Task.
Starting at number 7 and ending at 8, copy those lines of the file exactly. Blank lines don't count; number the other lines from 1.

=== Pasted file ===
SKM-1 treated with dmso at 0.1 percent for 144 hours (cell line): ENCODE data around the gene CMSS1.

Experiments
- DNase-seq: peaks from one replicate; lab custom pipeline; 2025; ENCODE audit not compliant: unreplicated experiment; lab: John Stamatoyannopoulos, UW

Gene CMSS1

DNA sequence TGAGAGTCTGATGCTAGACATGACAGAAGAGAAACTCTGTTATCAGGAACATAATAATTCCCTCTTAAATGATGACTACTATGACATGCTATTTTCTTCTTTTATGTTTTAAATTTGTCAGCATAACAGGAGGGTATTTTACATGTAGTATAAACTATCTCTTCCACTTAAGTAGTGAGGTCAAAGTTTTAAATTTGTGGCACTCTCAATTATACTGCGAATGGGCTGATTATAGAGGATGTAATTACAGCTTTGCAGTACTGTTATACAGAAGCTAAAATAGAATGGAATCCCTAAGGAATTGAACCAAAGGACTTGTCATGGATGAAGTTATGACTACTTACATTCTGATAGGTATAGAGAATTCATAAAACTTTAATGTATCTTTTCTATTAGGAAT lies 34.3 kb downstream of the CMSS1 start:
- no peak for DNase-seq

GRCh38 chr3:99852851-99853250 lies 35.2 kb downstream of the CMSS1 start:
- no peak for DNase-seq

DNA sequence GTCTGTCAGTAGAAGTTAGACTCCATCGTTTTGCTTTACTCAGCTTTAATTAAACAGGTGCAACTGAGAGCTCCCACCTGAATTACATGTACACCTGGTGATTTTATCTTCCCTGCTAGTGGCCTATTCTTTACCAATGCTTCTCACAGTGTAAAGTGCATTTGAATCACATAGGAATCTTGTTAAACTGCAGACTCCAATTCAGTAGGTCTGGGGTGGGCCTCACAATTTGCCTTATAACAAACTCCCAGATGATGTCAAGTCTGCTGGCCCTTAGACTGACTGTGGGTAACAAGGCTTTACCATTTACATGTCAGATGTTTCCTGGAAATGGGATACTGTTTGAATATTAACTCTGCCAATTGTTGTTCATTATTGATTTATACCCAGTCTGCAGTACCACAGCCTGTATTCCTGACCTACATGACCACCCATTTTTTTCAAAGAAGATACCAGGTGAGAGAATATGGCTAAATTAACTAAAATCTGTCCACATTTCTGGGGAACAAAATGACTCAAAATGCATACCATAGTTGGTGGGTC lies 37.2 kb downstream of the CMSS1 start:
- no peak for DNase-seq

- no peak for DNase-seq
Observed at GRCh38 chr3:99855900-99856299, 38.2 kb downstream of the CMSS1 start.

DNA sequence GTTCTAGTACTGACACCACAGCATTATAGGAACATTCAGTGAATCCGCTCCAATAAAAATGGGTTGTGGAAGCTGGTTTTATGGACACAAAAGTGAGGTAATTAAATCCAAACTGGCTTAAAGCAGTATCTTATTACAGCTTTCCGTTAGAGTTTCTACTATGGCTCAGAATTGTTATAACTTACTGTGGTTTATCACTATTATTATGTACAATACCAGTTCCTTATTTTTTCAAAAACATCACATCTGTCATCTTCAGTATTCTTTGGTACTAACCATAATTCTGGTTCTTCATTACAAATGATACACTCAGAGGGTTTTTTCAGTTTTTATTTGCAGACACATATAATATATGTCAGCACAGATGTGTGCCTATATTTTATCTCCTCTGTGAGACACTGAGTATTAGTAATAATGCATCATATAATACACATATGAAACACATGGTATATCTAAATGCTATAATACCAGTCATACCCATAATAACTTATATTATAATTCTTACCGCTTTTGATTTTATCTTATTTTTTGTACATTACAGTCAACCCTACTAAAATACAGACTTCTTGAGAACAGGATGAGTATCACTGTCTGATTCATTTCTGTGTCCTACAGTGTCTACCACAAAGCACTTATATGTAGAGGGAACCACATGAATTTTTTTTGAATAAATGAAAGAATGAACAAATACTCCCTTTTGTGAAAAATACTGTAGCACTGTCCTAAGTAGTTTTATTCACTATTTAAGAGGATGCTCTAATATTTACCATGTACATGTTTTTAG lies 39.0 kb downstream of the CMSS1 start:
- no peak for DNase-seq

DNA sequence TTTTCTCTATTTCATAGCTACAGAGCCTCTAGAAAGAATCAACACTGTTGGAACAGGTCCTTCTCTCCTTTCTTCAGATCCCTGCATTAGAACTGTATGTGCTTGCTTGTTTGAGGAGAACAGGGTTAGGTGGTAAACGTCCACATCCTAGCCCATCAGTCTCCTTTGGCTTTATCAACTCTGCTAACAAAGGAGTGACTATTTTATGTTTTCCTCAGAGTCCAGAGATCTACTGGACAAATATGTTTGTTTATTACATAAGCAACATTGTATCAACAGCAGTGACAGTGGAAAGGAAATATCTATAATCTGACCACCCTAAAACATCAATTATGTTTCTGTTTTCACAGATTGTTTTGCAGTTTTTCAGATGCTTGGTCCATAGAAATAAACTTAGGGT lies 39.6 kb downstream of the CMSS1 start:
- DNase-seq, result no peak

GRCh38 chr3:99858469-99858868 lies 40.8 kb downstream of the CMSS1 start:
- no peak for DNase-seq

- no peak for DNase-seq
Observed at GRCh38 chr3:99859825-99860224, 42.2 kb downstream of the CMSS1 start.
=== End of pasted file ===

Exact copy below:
GRCh38 chr3:99852851-99853250 lies 35.2 kb downstream of the CMSS1 start:
- no peak for DNase-seq